Is it possible to use MPI with Cling?
I can use MPI with one rank by linking Cling to OpenMPI at startup
cling `mpic++ -showme:link`
MPI_Init(), etc., seems to work, but of course there’s only one process. It’s not apparent to me how you might start a Cling session backed by multiple MPI ranks–is there a supported way to do this, or does anyone have tips on what I might try?
You make it sound like you want to run MPI from cling. Is that the case? If so, it’s not going to work: mpi jobs need to start from a batch scheduler to allocate nodes, assign processes and ranks, setup connections, etc., etc… Of course, most schedulers come with an API, which you could use from cling, but that wouldn’t setup an interactive MPI job: after starting the run, your cling session would just wait until completion.
Now if you want to run cling from MPI, my only recommendation would be to stuff MPI_Init into cling’s main, rather than executing it on a cling script, the rest should all work.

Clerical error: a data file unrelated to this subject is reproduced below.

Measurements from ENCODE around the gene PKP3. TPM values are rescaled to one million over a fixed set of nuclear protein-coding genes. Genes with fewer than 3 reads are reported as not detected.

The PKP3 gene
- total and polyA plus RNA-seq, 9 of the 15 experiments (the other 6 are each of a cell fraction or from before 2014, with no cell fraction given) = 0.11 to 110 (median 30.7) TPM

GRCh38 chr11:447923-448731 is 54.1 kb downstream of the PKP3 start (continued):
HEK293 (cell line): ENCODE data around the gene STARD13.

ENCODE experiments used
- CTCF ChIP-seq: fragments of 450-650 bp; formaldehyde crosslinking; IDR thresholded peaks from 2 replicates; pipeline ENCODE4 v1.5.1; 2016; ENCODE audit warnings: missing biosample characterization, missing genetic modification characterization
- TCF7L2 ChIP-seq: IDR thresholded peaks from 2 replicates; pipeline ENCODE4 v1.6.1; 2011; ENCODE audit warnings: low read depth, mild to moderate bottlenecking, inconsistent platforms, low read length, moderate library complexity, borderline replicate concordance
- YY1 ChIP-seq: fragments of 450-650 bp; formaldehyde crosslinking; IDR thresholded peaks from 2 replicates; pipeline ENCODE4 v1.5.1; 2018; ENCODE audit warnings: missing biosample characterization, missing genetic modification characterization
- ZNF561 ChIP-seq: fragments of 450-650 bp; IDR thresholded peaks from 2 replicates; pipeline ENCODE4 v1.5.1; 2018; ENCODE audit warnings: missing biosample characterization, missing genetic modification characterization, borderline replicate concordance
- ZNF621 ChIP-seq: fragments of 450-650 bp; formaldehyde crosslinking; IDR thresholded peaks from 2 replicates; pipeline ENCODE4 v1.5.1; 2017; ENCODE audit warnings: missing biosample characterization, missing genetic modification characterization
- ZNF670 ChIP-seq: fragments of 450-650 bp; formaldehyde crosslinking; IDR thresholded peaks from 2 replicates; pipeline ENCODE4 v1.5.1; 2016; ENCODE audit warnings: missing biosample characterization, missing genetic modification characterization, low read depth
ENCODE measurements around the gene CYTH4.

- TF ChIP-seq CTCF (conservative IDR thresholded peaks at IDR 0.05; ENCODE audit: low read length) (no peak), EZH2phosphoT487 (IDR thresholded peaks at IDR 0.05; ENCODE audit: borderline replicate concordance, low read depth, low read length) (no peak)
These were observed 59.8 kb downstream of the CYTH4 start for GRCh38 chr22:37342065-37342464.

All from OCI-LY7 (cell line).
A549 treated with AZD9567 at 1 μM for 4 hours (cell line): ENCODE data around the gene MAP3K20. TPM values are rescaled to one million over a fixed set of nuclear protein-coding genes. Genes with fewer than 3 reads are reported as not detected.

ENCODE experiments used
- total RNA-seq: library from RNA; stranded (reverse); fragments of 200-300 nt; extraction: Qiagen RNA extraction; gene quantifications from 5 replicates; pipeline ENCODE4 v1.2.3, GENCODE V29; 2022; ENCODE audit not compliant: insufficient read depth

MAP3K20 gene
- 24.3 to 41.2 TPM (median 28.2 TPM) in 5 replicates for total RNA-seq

If instead of cling you want to run ROOT from MPI, then there is Omar Zapata’s work:
Yes, I’d basically like to invoke the Cling interpreter with MPI–just locally in shared memory. The goal would be to have my STDIN going to the Cling interpreter on each MPI rank and to be able to see the STDOUT (or even files written by) the MPI ranks.
When you say stuff MPI_Init() into Cling’s main, do you literally mean going into the Cling source code and modifying main()?
For the former: even locally, there is ever only one controlling terminal and one process associated with it. You’d have to do the transport of stdin/stdout yourself (you can hand off the terminal within a session of processes, but there would still be only one receiving process, not all). You’d also have to deal with the problem that without a scheduler, every MPI process that you launch will think it’s rank 0.
For the latter: yes, no behavior before MPI_Init() is guaranteed, and Cling has a lot of setup and initialization to do before it gets to user code, so my recommendation is to edit main() and stuff MPI_Init() in there, right at the beginning. Of course, again, that is for when launching cling from mpi.
Is there a particular reason you require the use of MPI? From what you describe, and given that you want to stay local, simply starting multiple processes through popen() is way simpler and can be done from cling no problem.
I’m primarily interested in using MPI in Cling for the purposes of giving demos. I’m working on a high-level PGAS library with a backend in MPI, and it would be super cool to give a demo of how it works in a Jupyter notebook.
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